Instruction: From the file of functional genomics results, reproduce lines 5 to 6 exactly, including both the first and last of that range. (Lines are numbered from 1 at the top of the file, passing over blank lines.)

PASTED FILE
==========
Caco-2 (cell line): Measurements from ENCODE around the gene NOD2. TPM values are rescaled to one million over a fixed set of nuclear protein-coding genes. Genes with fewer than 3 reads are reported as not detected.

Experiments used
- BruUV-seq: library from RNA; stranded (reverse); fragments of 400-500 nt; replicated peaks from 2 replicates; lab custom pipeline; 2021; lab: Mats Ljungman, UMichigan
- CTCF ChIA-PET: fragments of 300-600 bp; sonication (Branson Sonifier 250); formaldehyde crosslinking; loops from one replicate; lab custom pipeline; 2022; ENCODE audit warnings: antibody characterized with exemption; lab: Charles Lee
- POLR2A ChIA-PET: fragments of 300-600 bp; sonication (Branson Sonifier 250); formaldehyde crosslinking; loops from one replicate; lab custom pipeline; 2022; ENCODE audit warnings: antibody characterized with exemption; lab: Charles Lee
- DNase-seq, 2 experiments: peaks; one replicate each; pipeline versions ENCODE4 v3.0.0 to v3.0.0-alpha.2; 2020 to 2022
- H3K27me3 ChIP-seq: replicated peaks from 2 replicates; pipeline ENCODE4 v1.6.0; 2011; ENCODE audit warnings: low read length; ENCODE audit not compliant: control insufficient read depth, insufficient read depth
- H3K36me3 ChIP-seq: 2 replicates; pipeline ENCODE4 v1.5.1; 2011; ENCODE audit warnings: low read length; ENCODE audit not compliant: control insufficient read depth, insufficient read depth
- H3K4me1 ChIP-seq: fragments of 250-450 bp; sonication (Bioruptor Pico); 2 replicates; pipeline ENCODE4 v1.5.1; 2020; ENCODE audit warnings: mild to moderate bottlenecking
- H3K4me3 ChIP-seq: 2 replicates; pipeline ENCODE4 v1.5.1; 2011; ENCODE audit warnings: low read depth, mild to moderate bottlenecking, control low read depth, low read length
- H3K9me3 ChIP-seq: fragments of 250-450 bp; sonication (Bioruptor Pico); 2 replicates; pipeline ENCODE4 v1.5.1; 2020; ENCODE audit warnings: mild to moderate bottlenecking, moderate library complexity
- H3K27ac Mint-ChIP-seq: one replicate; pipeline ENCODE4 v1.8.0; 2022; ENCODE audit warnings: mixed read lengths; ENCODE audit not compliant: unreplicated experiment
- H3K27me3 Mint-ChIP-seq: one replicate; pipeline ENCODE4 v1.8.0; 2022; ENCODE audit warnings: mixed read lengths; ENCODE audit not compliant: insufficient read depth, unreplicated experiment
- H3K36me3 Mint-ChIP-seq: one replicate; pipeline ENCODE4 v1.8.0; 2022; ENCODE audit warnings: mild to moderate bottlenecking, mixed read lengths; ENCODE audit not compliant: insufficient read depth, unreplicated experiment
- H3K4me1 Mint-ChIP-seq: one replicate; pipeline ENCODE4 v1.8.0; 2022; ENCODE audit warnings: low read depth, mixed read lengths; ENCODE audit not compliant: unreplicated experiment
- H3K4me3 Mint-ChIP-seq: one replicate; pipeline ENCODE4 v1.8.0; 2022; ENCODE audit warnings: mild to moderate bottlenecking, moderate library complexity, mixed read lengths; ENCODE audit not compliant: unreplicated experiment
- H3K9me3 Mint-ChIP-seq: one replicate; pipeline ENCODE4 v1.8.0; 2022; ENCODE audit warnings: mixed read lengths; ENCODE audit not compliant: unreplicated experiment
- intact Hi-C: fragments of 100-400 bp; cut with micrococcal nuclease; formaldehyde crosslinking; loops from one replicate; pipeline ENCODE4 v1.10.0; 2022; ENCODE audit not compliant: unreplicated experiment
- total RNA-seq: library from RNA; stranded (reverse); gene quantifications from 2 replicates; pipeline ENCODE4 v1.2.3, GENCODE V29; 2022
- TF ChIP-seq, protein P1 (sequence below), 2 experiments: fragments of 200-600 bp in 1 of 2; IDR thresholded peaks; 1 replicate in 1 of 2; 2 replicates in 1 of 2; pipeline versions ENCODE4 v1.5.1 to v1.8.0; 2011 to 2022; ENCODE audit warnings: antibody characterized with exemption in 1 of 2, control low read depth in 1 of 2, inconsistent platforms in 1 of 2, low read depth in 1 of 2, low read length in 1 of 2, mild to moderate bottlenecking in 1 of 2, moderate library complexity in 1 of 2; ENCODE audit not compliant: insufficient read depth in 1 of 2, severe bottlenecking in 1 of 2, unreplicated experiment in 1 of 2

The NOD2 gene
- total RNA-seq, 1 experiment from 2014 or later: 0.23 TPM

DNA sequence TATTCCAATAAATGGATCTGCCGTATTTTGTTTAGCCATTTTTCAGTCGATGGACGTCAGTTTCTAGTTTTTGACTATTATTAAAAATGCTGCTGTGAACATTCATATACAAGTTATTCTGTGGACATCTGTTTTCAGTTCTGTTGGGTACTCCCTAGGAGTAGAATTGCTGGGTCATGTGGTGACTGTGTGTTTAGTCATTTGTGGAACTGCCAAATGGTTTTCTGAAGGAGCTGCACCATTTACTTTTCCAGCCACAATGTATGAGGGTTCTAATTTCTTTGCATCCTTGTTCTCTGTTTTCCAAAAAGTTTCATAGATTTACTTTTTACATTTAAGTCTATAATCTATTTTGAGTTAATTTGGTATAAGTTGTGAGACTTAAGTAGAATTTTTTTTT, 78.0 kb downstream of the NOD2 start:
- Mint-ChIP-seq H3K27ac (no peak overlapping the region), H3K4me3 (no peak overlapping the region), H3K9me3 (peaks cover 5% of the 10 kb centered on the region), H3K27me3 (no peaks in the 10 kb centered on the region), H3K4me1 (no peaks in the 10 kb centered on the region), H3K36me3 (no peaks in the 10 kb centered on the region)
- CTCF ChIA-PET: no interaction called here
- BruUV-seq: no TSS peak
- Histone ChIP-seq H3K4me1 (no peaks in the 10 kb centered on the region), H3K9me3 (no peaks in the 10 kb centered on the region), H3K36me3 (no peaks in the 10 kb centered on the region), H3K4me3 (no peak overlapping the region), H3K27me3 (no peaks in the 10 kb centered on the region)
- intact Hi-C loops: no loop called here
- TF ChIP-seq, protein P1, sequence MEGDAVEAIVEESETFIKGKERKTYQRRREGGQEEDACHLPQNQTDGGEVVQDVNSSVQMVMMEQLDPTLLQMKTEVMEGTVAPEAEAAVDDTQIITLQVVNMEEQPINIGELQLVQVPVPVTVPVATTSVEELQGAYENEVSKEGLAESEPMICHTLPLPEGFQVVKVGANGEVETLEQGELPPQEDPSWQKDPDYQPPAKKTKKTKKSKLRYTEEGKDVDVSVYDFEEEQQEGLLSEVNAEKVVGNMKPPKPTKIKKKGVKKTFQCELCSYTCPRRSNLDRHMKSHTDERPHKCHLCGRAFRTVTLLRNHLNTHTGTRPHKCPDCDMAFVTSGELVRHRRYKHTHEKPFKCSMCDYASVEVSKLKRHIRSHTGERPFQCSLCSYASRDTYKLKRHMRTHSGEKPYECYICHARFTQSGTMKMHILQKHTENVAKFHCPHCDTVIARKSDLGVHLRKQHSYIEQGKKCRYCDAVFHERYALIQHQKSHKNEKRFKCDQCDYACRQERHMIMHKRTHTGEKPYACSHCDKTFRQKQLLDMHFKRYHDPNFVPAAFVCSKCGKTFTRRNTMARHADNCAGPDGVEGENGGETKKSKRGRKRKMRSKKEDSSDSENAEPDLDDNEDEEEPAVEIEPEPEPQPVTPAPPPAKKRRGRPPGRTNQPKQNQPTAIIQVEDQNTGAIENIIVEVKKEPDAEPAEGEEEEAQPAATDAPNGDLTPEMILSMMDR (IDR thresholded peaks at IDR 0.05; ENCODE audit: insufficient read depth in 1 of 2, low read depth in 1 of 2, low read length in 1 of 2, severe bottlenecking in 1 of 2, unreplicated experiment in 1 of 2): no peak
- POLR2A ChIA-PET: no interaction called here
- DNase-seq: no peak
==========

- POLR2A ChIA-PET: fragments of 300-600 bp; sonication (Branson Sonifier 250); formaldehyde crosslinking; loops from one replicate; lab custom pipeline; 2022; ENCODE audit warnings: antibody characterized with exemption; lab: Charles Lee
- DNase-seq, 2 experiments: peaks; one replicate each; pipeline versions ENCODE4 v3.0.0 to v3.0.0-alpha.2; 2020 to 2022